Getting to the far side of a quandary is something each of us needs to do from time to time. It seems that Life tosses sticky challenges our way no matter how carefully we plan, no matter how much we propitiate the Gods. Stuff Happens, so one of the sayings goes — and indeed it does Happen, with maddening regularity.
What do you do when you are in a quandary? Do you scale steep hills, or knit a sock, or race cars, or weed your garden, or lose yourself in a book for a few hours? Dustin admits to a desire for weightlifting when he is in a mental pickle — chewing on a philosophical conundrum — I should mention that we have no weights, so he usually goes antiquing instead. The search for a beautiful teacup can often clear the mind marvelously, he assures me (and our growing collection attests to this, for he returns from these sojourns in good humor, nearly always, and with a handsome teacup or three). And then, without fail, we share tea.
If our well-chosen exertions cannot dislodge discontent, pausing for tea with an empathetic friend, at least, brightens the moment and gives us a chance to Talk Things Through. Tea & Empathy, yes…
My frequent source of quandaries is a fear of Letting People Down. I hem and haw, moan and wail, until my insides are knotted and my mouth feels like a dry cotton ball when I believe that I have disappointed, or am about to disappoint, another person. I once fell into a Letting People Down quandary and stayed there for a week… this, of course, was during one of Dustin’s travels abroad when he was still a full-time Tea Maven, in the years before WiFi and Skype and text messaging; there wasn’t even a phone to call him on. So, no reassurance, no quandary-busting teatime friend. I cannot recommend this as a lifestyle choice. Fortunately at the end of that particular week, Dustin returned, we had a bang-up tea feast, I talked, he listened, and Things Got Better in a jiffy.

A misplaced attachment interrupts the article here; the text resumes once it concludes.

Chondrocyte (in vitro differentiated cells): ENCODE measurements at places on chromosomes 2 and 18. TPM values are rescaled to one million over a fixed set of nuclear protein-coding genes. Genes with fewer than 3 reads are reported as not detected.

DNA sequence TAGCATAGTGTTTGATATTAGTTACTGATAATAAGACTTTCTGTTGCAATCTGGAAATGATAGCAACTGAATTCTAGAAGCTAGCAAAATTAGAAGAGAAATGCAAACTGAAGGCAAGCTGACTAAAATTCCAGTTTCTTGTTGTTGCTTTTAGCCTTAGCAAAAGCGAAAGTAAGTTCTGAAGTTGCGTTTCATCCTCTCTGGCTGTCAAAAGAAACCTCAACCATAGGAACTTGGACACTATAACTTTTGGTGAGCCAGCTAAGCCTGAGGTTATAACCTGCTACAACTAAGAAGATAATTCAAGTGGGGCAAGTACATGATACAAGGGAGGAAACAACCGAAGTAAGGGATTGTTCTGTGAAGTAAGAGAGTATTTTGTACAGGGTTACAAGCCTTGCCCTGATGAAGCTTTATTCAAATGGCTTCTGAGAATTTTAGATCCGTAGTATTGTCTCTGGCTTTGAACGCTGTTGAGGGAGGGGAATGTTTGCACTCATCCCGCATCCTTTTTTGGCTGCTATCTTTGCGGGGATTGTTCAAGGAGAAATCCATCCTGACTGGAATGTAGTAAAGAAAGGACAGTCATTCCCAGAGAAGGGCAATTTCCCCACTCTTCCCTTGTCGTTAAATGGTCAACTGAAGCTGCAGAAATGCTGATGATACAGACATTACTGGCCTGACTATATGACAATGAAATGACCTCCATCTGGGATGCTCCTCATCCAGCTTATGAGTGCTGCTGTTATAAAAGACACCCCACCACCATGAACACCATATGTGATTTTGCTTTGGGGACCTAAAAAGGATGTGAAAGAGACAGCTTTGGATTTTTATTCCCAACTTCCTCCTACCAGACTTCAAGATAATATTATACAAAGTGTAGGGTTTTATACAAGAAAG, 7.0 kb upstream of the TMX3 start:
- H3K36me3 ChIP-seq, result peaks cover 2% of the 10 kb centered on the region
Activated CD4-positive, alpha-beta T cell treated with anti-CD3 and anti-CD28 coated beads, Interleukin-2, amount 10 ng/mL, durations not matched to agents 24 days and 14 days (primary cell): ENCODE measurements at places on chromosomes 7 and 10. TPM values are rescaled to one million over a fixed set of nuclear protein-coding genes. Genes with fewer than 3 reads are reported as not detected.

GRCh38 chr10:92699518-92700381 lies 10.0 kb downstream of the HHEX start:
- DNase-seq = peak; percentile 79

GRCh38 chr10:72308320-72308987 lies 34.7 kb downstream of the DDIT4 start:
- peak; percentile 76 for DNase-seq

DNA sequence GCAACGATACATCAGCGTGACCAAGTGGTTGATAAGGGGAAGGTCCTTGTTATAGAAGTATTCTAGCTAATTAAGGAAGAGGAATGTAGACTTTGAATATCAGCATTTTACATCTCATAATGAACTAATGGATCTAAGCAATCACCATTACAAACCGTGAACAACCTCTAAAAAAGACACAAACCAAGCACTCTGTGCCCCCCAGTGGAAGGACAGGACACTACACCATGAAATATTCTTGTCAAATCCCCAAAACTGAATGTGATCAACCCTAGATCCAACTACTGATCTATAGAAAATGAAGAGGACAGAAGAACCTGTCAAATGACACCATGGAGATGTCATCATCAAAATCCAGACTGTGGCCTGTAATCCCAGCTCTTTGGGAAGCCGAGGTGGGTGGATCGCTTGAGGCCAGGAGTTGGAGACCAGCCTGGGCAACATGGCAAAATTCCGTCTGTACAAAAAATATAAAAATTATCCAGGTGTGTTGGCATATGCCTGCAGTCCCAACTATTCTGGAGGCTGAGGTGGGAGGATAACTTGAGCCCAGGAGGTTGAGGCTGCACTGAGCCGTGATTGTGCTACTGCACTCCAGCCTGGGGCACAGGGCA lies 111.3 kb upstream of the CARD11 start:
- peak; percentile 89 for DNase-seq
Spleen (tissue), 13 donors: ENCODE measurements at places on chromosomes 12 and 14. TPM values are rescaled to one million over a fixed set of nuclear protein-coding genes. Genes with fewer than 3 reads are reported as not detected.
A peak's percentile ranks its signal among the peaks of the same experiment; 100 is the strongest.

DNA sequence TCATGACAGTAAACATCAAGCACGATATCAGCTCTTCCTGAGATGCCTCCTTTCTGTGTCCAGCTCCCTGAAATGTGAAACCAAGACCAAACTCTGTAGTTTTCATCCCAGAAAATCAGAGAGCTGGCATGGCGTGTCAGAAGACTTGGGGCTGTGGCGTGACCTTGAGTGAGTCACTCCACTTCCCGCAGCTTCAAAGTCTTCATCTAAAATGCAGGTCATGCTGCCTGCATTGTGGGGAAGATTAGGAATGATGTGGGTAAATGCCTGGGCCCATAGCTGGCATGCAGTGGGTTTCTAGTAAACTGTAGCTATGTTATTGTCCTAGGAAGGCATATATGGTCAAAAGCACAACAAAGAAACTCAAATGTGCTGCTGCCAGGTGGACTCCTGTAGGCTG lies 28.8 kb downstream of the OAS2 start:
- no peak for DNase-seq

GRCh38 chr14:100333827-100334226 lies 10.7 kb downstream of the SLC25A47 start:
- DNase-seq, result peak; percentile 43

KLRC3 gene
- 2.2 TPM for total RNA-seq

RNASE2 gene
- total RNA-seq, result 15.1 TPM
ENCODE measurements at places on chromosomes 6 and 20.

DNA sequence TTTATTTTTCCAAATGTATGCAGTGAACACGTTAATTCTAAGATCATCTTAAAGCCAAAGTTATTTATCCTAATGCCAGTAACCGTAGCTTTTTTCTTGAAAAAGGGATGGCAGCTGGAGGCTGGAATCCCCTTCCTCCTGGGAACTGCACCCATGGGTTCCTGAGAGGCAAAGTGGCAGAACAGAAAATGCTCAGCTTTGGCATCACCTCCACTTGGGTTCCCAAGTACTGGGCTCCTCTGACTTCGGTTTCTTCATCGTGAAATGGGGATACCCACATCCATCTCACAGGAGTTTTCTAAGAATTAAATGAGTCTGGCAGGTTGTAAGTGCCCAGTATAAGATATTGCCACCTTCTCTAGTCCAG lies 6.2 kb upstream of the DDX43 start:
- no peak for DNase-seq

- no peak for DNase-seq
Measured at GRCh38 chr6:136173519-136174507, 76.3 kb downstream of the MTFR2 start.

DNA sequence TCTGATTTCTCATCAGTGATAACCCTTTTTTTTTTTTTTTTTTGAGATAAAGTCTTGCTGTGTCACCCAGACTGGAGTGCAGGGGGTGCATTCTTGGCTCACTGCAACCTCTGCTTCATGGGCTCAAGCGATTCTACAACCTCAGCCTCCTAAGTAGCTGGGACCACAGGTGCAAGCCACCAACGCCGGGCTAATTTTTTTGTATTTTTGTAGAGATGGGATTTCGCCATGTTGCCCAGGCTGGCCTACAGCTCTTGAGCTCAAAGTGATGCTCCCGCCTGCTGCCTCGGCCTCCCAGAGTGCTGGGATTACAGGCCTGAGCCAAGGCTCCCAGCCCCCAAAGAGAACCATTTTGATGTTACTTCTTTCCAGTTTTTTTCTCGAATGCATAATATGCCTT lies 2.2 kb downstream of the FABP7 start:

It’s not just the talking, though talking through a problem is essential — sometimes just saying your fears aloud can shrink them to a manageable size (the verbal equivalent of shining a light under the bed when, as a young’un, you feared there were creatures hiding there) — it’s also the tea itself, whether true Camellia sinensis tea or an herbal tisane, that sends signals to the brain that say Be of good cheer, All will soon be better, We can get through this you’ll see. Often after a few cups (or glasses, if we are drinking a chilled bevvie) we are ready to eat something, too — this is a sign that the good effect has begun, that we are, indeed, on the way out of the quandary. Marvelous, is tea.
I hope that each of you has one, or (better!) more than one, tea friend who appreciates the benefits of sitting quietly with cups or glasses between you, talking, listening, drinking a little, eating a little… so very much good appears, so many problems can be solved, in that magical space between people of compatible minds who drink tea.
If you would like to share any of your quandary-busting remedies, I will be grateful if you share them in a Comment below.
Wishing you a week lacking in quandaries but filled with good tea,